Talking Grassroots: New mouthguards show how the times have truly changed

We’ve come a long way from the days when, as a ‘senior’ (for want of a better word) player (again, for want of a better word, but that’s a whole other story) with the Middleton Arms in south Leeds, my first advice to any young players who joined us tended to be “get your front teeth knocked out”.

You think I’m joking? Well, no, I’m not. My opening pearl of wisdom (there were others, but League Express is a family newspaper, and I also have to consider the sensibilities of the servants and the horses) was based on my belief that having front teeth in place inevitably increased the risk of a player biting his tongue in two when the inevitable – in those days – stiff arm tackle or haymaker came his way. Not that you should carry the ball with your tongue sticking out, of course. 

It wasn’t advice I’d had to proffer to myself as my front gnashers were already gone, either into my bottom lip or on Stanningley’s pitch – the truth remains unclear almost half-a-century down the line. But I gave it freely, genuinely and sincerely; although I’m not too sure that it was willingly accepted all that often. 

Times are different now, although not necessarily quite as different as you might think. Gumshields existed back then but, quite apart from the fear of the reaction of team-mates or opponents in an era in which the fashion was to be gap-toothed (take a look at old photos of teams lifting trophies if you doubt what I’m saying – the broad grins of the victors reveal precious few gnashers) I simply couldn’t stand having them in my mouth. It’s hard trying to play rugby while gipping.

Maybe mouthguards are better made these days. I suppose they should be, given advances in technology. And the Rugby Football League’s announcement over the weekend of a three-year research project, aimed at quantifying head impact with the aim of increasing understanding and reducing future risk, is timely.

It centres on more than 1,000 players wearing something called “instrumented mouthguards”, which certainly sound wondrous.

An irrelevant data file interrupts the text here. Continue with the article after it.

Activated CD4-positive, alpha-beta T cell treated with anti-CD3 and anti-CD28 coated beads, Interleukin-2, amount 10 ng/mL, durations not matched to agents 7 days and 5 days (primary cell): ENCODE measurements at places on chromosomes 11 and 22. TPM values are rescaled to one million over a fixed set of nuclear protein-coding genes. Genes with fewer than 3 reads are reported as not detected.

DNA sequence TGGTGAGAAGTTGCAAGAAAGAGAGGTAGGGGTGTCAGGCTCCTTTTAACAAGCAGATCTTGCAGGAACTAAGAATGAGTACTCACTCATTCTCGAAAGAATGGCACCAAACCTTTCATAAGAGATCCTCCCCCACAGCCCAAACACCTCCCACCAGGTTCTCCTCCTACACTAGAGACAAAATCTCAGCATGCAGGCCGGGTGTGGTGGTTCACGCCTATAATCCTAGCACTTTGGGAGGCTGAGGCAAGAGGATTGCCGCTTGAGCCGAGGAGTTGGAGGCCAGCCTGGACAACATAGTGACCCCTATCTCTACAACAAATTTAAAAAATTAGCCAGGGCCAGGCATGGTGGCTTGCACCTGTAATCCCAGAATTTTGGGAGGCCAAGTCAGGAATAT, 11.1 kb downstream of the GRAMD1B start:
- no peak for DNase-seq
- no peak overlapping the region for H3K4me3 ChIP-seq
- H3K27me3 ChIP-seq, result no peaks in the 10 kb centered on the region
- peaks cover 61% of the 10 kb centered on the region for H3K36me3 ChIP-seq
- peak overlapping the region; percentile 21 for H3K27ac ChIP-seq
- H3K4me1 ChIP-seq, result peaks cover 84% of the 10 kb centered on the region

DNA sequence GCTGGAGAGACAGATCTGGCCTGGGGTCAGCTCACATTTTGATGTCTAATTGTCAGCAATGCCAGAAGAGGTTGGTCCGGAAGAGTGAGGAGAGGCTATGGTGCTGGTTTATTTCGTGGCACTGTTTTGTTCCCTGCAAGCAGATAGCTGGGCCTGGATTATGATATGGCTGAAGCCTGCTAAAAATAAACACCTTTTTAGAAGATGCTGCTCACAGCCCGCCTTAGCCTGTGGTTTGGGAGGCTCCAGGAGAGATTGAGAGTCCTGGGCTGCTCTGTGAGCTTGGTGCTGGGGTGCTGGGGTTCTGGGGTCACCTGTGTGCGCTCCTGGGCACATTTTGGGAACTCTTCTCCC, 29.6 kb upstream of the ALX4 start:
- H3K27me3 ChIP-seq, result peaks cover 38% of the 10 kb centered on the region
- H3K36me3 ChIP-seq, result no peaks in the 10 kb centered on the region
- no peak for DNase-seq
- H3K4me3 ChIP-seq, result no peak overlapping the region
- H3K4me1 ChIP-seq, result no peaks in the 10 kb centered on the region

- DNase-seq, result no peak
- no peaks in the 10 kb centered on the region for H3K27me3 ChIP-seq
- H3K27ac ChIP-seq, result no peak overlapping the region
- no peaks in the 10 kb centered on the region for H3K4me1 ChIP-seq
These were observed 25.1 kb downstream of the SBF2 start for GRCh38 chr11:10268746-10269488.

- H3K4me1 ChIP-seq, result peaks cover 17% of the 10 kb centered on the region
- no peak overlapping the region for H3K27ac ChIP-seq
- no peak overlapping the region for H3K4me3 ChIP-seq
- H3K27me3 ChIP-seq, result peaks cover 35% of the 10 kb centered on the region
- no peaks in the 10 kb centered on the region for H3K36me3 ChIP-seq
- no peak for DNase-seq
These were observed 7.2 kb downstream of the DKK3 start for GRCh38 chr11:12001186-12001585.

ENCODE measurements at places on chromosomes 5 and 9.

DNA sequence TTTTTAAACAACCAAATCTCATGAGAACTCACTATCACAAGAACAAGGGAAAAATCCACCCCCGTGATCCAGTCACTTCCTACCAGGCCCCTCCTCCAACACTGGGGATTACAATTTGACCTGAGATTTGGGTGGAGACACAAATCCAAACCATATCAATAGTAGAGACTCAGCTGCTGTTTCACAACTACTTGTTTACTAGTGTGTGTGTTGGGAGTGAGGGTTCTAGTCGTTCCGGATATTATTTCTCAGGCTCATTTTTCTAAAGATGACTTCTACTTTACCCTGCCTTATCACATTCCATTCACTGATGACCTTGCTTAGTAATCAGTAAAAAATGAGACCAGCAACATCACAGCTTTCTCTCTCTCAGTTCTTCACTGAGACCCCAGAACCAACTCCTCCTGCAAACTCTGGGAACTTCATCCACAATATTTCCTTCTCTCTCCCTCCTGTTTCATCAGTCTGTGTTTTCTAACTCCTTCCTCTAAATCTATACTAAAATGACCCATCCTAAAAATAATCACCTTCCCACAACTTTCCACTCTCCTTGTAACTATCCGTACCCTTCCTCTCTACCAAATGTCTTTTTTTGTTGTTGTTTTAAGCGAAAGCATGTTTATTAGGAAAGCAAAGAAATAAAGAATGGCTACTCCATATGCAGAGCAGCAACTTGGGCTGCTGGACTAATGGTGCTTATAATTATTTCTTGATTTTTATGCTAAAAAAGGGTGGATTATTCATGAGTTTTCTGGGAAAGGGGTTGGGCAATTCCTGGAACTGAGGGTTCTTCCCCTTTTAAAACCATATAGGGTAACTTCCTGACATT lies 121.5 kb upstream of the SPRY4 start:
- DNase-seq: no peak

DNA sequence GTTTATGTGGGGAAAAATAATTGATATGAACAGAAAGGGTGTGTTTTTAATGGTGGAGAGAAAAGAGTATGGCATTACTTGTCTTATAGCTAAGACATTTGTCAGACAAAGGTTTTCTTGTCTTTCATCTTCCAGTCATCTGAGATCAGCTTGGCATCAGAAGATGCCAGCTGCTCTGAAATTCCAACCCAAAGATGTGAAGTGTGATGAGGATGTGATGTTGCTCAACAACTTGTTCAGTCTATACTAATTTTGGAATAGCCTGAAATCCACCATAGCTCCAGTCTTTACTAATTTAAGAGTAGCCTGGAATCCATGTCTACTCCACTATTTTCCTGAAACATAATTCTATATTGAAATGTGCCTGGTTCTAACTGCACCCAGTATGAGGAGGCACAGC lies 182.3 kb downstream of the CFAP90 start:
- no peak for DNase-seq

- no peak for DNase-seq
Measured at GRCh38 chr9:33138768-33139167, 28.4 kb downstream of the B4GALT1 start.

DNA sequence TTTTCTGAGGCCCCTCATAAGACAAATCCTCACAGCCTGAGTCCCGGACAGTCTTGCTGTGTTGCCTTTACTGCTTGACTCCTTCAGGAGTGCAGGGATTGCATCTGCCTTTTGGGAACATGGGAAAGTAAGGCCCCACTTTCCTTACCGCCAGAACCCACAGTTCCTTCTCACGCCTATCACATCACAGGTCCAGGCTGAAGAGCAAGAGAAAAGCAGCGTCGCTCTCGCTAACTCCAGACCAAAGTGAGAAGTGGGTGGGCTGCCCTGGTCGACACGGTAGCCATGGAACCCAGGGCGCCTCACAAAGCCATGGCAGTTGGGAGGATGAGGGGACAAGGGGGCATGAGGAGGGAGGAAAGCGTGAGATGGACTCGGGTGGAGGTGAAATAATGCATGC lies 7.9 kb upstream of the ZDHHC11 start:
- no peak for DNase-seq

The ‘guinea pigs’, if that’s the correct description, at amateur level will be Open Age and Betfred Women’s Super League players, together with – if I’ve read it correctly – lads at Under 16s and Under 14s age levels, while the Under 18s Academies are also involved.

The results, come 2025, will be more than interesting, particularly as I’m not at all sure what one or two phrases in the RFL’s release (allowing for the fact that it’s had to be science-led) mean. 

All will become clear in time as to what “head impact exposures”, “biomechanical mechanisms during concussion events” and “head acceleration loading” actually are. I’ve got to say that most of my old teammates, one of whom (Gary Halloway, aka ‘arguably the finest stand-off half of his generation in the amateur game’) I just happened to be chatting to shortly before the RFL got in touch, viewed me as a one-man concussion event. 

But that was in another era, in fact it might as well have been on another planet. Knocks to the head, or anywhere else for that matter, are viewed much more seriously now, and if the results of this study mean that Rugby League will continue to be played something like the way it was when I was able to enjoy it immensely, than it’ll get a thumbs-up from me, even if I’ll have to watch out for players gipping.

The announcement, by the way, came shortly after the revelation that 2,000 amateur players had signed up to the RFL’s Membership Scheme within 24 hours of it being launched. That seems to be, initially at least, a ‘thumbs up’ for the initiative. We’ll know, over the next three or four weeks, whether that positive early response has been sustained; those still pondering on whether to register may well reflect that the research project regarding concussion is just the kind of thing that the RFL seeks to drive.

I wonder how many players will be wearing the new mouthguards (or, at least, old ones) in this weekend’s Betfred Challenge Cup ties. Two are certain to be televised, with the BBC streaming the game between Orrell St James and the Army on Saturday, and the RFL covering the Sunday clash involving Bentley and Stanningley on Our League. 

At the time of going to press, a third was in the pipeline, but the RFL wasn’t at liberty to divulge which. 

It’s all about cups just now and readers will be able to pore over my reports, in today’s issue, of yesterday’s Open Age and Under 18s BARLA Yorkshire Cup Finals, between Doncaster Toll Bar and Hunslet Club Parkside and, at Youth level, Stanningley and West Hull. 

I’m penning these notes the day before either game was played, but I’m confident as I type this that that both matches will have been crackers, and I‘m only sorry that the county cup competitions in Cumbria and Lancashire no longer hold quite as high a profile. The Lancashire Cup, in fact, was ditched a few years ago, I’m not sure why, and it’s badly missed. The Cumbria Cup, meanwhile, no longer climaxes at Christmas time, which is a shame (for spectators, if not for players). These are issues which I hope grassroots stalwarts will address this year. 

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